It's interesting how, because of diabetes, numbers have developed such meaning and emotional value in my life. 48, 282, 56, 309, not good. 88, 123, 156, pretty good. 6.5, good for an A1C, 65, a bit low for a bloodsugar. 135, good too, if we're talking about weight or a bloodsugar. 45 is a good number for total carbohydrates at lunch, but really bad for a bloodsugar. 20 is an accomplishment when I'm talking about years of living with diabetes without complications, but not a number I'd ever like to see as a bloodsugar reading.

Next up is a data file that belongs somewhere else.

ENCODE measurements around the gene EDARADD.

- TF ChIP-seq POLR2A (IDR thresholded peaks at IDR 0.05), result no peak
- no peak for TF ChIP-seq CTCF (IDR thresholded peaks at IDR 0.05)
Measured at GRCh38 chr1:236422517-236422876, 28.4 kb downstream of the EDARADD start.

Numbers are my intellectual experience of diabetes. They are critical tools in my arsenal, providing information to be acted upon. Sometimes they are cause for celebration and pride, and other times, the source of such frustration and sadness. I understand that numbers are good and necessary to living a healthy life with diabetes. But I also find them cold and hard and unrelenting. They can quickly reduce me to a science problem, a statistic, a rating, rather than a person with a soul and heart and mind. I try hard to keep them in perspective, to remember that they are a tool and not a judgement. I try to remember that they are a moment in time. I try to remember that I need them to help me, but I can't let them totally define me.